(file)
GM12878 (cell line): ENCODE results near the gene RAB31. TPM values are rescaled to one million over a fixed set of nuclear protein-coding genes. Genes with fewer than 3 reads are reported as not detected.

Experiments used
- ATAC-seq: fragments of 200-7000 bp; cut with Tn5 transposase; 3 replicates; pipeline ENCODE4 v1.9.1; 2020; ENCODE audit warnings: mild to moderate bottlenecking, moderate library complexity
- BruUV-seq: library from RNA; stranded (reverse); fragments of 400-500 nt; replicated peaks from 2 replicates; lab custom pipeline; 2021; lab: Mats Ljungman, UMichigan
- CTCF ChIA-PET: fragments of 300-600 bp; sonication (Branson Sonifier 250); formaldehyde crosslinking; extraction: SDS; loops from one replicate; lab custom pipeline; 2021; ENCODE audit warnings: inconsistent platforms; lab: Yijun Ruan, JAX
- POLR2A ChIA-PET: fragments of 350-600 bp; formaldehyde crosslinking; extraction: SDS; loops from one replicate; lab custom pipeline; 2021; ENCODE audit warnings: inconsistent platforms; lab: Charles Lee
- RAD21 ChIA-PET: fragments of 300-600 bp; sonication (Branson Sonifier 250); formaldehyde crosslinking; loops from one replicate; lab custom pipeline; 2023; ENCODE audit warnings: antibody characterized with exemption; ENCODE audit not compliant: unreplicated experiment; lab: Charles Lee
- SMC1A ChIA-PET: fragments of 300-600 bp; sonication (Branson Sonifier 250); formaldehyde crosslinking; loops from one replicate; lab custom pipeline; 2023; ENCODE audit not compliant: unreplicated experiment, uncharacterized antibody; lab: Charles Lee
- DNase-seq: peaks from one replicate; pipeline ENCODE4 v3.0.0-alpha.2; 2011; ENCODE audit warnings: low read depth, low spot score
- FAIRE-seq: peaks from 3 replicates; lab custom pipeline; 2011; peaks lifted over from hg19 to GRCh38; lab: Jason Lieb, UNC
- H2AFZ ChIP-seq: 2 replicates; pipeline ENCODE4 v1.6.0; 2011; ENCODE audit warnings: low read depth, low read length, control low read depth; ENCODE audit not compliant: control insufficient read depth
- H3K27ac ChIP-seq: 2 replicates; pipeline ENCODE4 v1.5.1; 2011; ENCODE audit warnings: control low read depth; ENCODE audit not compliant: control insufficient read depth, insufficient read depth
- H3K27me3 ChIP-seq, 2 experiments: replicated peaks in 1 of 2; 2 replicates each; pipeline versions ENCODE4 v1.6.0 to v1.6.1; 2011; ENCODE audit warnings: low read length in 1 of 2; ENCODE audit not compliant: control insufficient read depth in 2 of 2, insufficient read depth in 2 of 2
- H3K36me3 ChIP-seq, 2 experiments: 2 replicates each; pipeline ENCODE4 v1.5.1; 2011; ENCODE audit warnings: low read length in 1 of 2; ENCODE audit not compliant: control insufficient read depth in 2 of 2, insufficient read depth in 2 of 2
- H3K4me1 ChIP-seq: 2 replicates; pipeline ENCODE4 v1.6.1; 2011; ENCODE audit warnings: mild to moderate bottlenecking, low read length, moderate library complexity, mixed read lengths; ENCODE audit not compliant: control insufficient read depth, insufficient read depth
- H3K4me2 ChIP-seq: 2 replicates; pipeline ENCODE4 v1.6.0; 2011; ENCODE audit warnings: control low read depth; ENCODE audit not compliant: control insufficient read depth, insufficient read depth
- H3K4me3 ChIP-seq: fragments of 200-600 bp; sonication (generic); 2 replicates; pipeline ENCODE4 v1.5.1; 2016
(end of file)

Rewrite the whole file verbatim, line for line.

GM12878 (cell line): ENCODE results near the gene RAB31. TPM values are rescaled to one million over a fixed set of nuclear protein-coding genes. Genes with fewer than 3 reads are reported as not detected.

Experiments used
- ATAC-seq: fragments of 200-7000 bp; cut with Tn5 transposase; 3 replicates; pipeline ENCODE4 v1.9.1; 2020; ENCODE audit warnings: mild to moderate bottlenecking, moderate library complexity
- BruUV-seq: library from RNA; stranded (reverse); fragments of 400-500 nt; replicated peaks from 2 replicates; lab custom pipeline; 2021; lab: Mats Ljungman, UMichigan
- CTCF ChIA-PET: fragments of 300-600 bp; sonication (Branson Sonifier 250); formaldehyde crosslinking; extraction: SDS; loops from one replicate; lab custom pipeline; 2021; ENCODE audit warnings: inconsistent platforms; lab: Yijun Ruan, JAX
- POLR2A ChIA-PET: fragments of 350-600 bp; formaldehyde crosslinking; extraction: SDS; loops from one replicate; lab custom pipeline; 2021; ENCODE audit warnings: inconsistent platforms; lab: Charles Lee
- RAD21 ChIA-PET: fragments of 300-600 bp; sonication (Branson Sonifier 250); formaldehyde crosslinking; loops from one replicate; lab custom pipeline; 2023; ENCODE audit warnings: antibody characterized with exemption; ENCODE audit not compliant: unreplicated experiment; lab: Charles Lee
- SMC1A ChIA-PET: fragments of 300-600 bp; sonication (Branson Sonifier 250); formaldehyde crosslinking; loops from one replicate; lab custom pipeline; 2023; ENCODE audit not compliant: unreplicated experiment, uncharacterized antibody; lab: Charles Lee
- DNase-seq: peaks from one replicate; pipeline ENCODE4 v3.0.0-alpha.2; 2011; ENCODE audit warnings: low read depth, low spot score
- FAIRE-seq: peaks from 3 replicates; lab custom pipeline; 2011; peaks lifted over from hg19 to GRCh38; lab: Jason Lieb, UNC
- H2AFZ ChIP-seq: 2 replicates; pipeline ENCODE4 v1.6.0; 2011; ENCODE audit warnings: low read depth, low read length, control low read depth; ENCODE audit not compliant: control insufficient read depth
- H3K27ac ChIP-seq: 2 replicates; pipeline ENCODE4 v1.5.1; 2011; ENCODE audit warnings: control low read depth; ENCODE audit not compliant: control insufficient read depth, insufficient read depth
- H3K27me3 ChIP-seq, 2 experiments: replicated peaks in 1 of 2; 2 replicates each; pipeline versions ENCODE4 v1.6.0 to v1.6.1; 2011; ENCODE audit warnings: low read length in 1 of 2; ENCODE audit not compliant: control insufficient read depth in 2 of 2, insufficient read depth in 2 of 2
- H3K36me3 ChIP-seq, 2 experiments: 2 replicates each; pipeline ENCODE4 v1.5.1; 2011; ENCODE audit warnings: low read length in 1 of 2; ENCODE audit not compliant: control insufficient read depth in 2 of 2, insufficient read depth in 2 of 2
- H3K4me1 ChIP-seq: 2 replicates; pipeline ENCODE4 v1.6.1; 2011; ENCODE audit warnings: mild to moderate bottlenecking, low read length, moderate library complexity, mixed read lengths; ENCODE audit not compliant: control insufficient read depth, insufficient read depth
- H3K4me2 ChIP-seq: 2 replicates; pipeline ENCODE4 v1.6.0; 2011; ENCODE audit warnings: control low read depth; ENCODE audit not compliant: control insufficient read depth, insufficient read depth
- H3K4me3 ChIP-seq: fragments of 200-600 bp; sonication (generic); 2 replicates; pipeline ENCODE4 v1.5.1; 2016